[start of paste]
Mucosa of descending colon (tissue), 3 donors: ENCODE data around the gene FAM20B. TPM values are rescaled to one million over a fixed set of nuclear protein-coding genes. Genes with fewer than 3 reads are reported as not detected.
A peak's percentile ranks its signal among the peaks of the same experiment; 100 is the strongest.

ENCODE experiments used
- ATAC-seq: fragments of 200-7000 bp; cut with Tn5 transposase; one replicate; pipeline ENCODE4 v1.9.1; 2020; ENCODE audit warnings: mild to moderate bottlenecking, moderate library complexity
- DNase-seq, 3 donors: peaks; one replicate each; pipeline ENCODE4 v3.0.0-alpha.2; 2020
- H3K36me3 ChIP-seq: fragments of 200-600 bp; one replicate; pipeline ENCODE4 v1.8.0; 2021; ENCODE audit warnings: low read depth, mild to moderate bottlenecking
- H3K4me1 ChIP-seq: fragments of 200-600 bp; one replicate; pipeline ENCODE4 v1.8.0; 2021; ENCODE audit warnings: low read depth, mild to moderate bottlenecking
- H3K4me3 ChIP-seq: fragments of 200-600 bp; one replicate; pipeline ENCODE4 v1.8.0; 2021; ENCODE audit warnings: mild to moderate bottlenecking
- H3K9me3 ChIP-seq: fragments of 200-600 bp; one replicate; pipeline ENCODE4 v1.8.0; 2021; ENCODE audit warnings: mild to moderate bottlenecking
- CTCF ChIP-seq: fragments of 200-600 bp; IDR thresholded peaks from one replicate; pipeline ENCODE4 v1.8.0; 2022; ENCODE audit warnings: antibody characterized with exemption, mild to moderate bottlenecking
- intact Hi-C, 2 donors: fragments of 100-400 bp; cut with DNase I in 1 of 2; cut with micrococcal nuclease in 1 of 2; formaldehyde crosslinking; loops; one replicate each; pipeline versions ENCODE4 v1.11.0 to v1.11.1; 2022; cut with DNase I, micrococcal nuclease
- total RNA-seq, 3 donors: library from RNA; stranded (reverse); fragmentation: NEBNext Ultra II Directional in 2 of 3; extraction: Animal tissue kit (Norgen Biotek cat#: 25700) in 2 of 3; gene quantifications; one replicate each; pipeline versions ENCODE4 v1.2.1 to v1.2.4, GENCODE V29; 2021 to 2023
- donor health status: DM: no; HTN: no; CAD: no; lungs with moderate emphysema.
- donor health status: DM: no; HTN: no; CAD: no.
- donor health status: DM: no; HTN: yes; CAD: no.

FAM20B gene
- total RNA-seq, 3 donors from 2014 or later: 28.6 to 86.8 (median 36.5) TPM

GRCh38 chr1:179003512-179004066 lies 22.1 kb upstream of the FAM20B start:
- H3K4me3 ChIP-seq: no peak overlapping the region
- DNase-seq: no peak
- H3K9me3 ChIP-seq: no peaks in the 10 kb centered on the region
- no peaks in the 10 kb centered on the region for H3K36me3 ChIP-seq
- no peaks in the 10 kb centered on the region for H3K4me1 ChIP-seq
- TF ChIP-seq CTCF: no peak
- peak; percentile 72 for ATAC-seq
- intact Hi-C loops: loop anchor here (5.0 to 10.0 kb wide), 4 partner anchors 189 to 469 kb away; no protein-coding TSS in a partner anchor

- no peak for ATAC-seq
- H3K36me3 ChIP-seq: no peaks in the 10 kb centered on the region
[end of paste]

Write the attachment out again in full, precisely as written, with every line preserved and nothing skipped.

Mucosa of descending colon (tissue), 3 donors: ENCODE data around the gene FAM20B. TPM values are rescaled to one million over a fixed set of nuclear protein-coding genes. Genes with fewer than 3 reads are reported as not detected.
A peak's percentile ranks its signal among the peaks of the same experiment; 100 is the strongest.

ENCODE experiments used
- ATAC-seq: fragments of 200-7000 bp; cut with Tn5 transposase; one replicate; pipeline ENCODE4 v1.9.1; 2020; ENCODE audit warnings: mild to moderate bottlenecking, moderate library complexity
- DNase-seq, 3 donors: peaks; one replicate each; pipeline ENCODE4 v3.0.0-alpha.2; 2020
- H3K36me3 ChIP-seq: fragments of 200-600 bp; one replicate; pipeline ENCODE4 v1.8.0; 2021; ENCODE audit warnings: low read depth, mild to moderate bottlenecking
- H3K4me1 ChIP-seq: fragments of 200-600 bp; one replicate; pipeline ENCODE4 v1.8.0; 2021; ENCODE audit warnings: low read depth, mild to moderate bottlenecking
- H3K4me3 ChIP-seq: fragments of 200-600 bp; one replicate; pipeline ENCODE4 v1.8.0; 2021; ENCODE audit warnings: mild to moderate bottlenecking
- H3K9me3 ChIP-seq: fragments of 200-600 bp; one replicate; pipeline ENCODE4 v1.8.0; 2021; ENCODE audit warnings: mild to moderate bottlenecking
- CTCF ChIP-seq: fragments of 200-600 bp; IDR thresholded peaks from one replicate; pipeline ENCODE4 v1.8.0; 2022; ENCODE audit warnings: antibody characterized with exemption, mild to moderate bottlenecking
- intact Hi-C, 2 donors: fragments of 100-400 bp; cut with DNase I in 1 of 2; cut with micrococcal nuclease in 1 of 2; formaldehyde crosslinking; loops; one replicate each; pipeline versions ENCODE4 v1.11.0 to v1.11.1; 2022; cut with DNase I, micrococcal nuclease
- total RNA-seq, 3 donors: library from RNA; stranded (reverse); fragmentation: NEBNext Ultra II Directional in 2 of 3; extraction: Animal tissue kit (Norgen Biotek cat#: 25700) in 2 of 3; gene quantifications; one replicate each; pipeline versions ENCODE4 v1.2.1 to v1.2.4, GENCODE V29; 2021 to 2023
- donor health status: DM: no; HTN: no; CAD: no; lungs with moderate emphysema.
- donor health status: DM: no; HTN: no; CAD: no.
- donor health status: DM: no; HTN: yes; CAD: no.

FAM20B gene
- total RNA-seq, 3 donors from 2014 or later: 28.6 to 86.8 (median 36.5) TPM

GRCh38 chr1:179003512-179004066 lies 22.1 kb upstream of the FAM20B start:
- H3K4me3 ChIP-seq: no peak overlapping the region
- DNase-seq: no peak
- H3K9me3 ChIP-seq: no peaks in the 10 kb centered on the region
- no peaks in the 10 kb centered on the region for H3K36me3 ChIP-seq
- no peaks in the 10 kb centered on the region for H3K4me1 ChIP-seq
- TF ChIP-seq CTCF: no peak
- peak; percentile 72 for ATAC-seq
- intact Hi-C loops: loop anchor here (5.0 to 10.0 kb wide), 4 partner anchors 189 to 469 kb away; no protein-coding TSS in a partner anchor

- no peak for ATAC-seq
- H3K36me3 ChIP-seq: no peaks in the 10 kb centered on the region